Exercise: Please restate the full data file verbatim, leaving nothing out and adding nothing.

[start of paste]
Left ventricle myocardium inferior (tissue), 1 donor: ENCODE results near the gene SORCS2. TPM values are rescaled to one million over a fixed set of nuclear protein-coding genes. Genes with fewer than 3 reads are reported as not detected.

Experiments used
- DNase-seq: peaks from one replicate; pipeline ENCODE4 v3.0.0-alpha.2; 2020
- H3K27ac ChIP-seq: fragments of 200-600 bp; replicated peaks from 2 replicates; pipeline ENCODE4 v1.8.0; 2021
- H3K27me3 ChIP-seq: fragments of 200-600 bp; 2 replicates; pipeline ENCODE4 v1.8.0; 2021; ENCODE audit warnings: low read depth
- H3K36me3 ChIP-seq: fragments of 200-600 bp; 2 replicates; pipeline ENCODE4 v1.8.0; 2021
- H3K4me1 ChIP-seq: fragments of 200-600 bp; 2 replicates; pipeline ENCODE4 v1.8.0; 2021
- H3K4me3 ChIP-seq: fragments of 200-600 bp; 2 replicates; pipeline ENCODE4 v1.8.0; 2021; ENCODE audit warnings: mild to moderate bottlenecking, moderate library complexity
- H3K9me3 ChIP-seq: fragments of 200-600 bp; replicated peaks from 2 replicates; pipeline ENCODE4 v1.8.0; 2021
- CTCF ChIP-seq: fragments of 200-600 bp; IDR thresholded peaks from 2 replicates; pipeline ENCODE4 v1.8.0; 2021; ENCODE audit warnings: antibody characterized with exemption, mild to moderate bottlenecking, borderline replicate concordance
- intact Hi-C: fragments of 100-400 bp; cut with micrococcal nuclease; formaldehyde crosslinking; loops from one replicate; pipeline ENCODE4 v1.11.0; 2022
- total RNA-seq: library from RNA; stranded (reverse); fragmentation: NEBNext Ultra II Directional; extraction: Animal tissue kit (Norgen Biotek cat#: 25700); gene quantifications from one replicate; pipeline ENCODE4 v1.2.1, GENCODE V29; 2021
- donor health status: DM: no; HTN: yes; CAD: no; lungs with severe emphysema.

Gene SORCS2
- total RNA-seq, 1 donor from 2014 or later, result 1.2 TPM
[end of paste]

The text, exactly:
Left ventricle myocardium inferior (tissue), 1 donor: ENCODE results near the gene SORCS2. TPM values are rescaled to one million over a fixed set of nuclear protein-coding genes. Genes with fewer than 3 reads are reported as not detected.

Experiments used
- DNase-seq: peaks from one replicate; pipeline ENCODE4 v3.0.0-alpha.2; 2020
- H3K27ac ChIP-seq: fragments of 200-600 bp; replicated peaks from 2 replicates; pipeline ENCODE4 v1.8.0; 2021
- H3K27me3 ChIP-seq: fragments of 200-600 bp; 2 replicates; pipeline ENCODE4 v1.8.0; 2021; ENCODE audit warnings: low read depth
- H3K36me3 ChIP-seq: fragments of 200-600 bp; 2 replicates; pipeline ENCODE4 v1.8.0; 2021
- H3K4me1 ChIP-seq: fragments of 200-600 bp; 2 replicates; pipeline ENCODE4 v1.8.0; 2021
- H3K4me3 ChIP-seq: fragments of 200-600 bp; 2 replicates; pipeline ENCODE4 v1.8.0; 2021; ENCODE audit warnings: mild to moderate bottlenecking, moderate library complexity
- H3K9me3 ChIP-seq: fragments of 200-600 bp; replicated peaks from 2 replicates; pipeline ENCODE4 v1.8.0; 2021
- CTCF ChIP-seq: fragments of 200-600 bp; IDR thresholded peaks from 2 replicates; pipeline ENCODE4 v1.8.0; 2021; ENCODE audit warnings: antibody characterized with exemption, mild to moderate bottlenecking, borderline replicate concordance
- intact Hi-C: fragments of 100-400 bp; cut with micrococcal nuclease; formaldehyde crosslinking; loops from one replicate; pipeline ENCODE4 v1.11.0; 2022
- total RNA-seq: library from RNA; stranded (reverse); fragmentation: NEBNext Ultra II Directional; extraction: Animal tissue kit (Norgen Biotek cat#: 25700); gene quantifications from one replicate; pipeline ENCODE4 v1.2.1, GENCODE V29; 2021
- donor health status: DM: no; HTN: yes; CAD: no; lungs with severe emphysema.

Gene SORCS2
- total RNA-seq, 1 donor from 2014 or later, result 1.2 TPM